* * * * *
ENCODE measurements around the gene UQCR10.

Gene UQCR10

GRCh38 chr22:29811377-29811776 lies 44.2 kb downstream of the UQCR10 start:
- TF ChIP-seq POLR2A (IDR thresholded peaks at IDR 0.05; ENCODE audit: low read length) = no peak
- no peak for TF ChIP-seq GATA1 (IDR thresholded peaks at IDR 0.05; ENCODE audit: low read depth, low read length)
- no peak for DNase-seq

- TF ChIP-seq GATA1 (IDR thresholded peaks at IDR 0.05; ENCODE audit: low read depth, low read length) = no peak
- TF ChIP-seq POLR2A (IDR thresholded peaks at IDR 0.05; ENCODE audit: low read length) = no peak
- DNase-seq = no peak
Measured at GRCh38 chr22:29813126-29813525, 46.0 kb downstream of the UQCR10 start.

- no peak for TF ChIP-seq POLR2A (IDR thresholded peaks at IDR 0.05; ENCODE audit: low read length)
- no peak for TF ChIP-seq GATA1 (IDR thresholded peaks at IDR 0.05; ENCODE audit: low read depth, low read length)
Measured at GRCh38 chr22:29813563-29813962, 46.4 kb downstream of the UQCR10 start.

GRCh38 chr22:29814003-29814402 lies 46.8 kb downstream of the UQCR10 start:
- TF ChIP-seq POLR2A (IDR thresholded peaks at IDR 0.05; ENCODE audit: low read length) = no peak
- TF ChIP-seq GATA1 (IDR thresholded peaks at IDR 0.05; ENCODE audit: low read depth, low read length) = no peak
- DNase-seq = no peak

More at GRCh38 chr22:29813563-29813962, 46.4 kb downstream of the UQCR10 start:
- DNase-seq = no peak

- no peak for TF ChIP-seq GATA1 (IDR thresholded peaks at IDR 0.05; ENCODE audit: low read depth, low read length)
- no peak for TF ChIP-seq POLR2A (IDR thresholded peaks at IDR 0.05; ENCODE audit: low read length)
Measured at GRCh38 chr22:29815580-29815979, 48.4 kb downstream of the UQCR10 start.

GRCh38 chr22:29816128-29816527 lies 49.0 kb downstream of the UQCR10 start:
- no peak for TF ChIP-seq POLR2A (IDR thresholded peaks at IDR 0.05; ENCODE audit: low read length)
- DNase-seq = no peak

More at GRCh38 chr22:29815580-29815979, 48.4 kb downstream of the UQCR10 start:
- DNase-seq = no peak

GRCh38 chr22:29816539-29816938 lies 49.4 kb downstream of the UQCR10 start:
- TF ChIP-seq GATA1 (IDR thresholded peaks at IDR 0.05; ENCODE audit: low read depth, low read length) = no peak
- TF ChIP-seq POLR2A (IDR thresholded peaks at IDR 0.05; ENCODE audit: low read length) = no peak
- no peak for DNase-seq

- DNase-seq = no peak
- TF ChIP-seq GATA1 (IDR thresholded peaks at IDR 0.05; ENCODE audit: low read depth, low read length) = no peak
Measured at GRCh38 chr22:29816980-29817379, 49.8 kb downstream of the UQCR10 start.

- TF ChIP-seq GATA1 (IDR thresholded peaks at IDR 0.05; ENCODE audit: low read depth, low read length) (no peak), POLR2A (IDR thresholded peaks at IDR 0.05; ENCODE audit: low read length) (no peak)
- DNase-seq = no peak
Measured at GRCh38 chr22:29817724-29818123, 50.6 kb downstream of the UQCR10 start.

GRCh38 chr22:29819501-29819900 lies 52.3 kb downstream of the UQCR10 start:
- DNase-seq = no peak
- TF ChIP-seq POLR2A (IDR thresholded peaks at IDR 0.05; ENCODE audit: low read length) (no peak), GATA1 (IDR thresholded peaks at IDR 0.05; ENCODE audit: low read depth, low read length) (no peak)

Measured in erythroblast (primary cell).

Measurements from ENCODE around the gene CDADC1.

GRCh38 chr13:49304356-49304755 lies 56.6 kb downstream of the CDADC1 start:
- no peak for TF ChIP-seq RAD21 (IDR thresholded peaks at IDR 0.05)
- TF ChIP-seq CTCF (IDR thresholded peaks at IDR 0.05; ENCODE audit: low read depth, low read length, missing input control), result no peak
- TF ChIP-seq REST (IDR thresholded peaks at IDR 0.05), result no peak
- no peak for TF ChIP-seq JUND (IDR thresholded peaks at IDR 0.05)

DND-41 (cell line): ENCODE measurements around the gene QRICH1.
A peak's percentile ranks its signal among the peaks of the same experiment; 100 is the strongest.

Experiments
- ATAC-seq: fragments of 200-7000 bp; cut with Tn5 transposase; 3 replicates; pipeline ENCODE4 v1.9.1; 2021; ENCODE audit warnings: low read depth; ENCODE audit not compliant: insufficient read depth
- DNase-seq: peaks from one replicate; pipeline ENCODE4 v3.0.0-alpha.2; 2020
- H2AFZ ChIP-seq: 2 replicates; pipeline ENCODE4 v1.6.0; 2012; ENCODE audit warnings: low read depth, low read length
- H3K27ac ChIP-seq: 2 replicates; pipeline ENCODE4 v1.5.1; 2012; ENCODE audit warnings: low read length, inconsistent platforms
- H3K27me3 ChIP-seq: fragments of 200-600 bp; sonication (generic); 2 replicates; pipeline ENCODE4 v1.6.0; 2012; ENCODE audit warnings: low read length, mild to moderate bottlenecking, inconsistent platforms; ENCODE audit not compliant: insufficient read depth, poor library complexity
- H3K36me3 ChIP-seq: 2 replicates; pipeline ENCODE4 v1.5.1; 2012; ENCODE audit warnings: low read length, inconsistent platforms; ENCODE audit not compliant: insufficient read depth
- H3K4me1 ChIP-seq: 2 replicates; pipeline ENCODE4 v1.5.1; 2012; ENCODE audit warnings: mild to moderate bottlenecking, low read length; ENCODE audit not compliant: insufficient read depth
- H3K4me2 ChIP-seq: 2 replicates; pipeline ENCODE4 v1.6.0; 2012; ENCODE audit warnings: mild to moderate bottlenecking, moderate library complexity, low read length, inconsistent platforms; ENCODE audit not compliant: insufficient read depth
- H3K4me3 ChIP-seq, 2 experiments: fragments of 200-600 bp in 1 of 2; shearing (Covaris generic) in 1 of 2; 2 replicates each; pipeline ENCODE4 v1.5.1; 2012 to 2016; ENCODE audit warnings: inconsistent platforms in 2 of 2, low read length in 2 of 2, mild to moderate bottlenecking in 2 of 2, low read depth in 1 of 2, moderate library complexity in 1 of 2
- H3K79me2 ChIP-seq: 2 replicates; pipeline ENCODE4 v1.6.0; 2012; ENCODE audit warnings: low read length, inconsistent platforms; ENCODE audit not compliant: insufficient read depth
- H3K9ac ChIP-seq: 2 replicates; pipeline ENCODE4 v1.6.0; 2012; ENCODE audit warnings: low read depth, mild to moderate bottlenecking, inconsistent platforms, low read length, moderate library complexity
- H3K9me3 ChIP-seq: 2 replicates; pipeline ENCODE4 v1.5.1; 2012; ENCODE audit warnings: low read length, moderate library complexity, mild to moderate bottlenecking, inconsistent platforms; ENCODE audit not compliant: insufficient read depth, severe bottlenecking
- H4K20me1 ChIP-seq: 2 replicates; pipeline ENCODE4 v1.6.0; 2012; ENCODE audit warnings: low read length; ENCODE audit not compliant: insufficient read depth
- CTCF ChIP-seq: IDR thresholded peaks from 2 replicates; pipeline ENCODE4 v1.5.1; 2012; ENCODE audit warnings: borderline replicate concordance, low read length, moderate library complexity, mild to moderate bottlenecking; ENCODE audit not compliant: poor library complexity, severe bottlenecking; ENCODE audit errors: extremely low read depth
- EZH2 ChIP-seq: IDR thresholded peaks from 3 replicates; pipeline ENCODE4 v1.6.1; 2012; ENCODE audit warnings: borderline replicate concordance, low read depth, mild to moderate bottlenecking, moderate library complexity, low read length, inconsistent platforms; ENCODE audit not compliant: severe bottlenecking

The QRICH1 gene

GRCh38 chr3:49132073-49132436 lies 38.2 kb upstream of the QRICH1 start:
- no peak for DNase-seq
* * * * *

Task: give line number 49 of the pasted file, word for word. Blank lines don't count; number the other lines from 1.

A peak's percentile ranks its signal among the peaks of the same experiment; 100 is the strongest.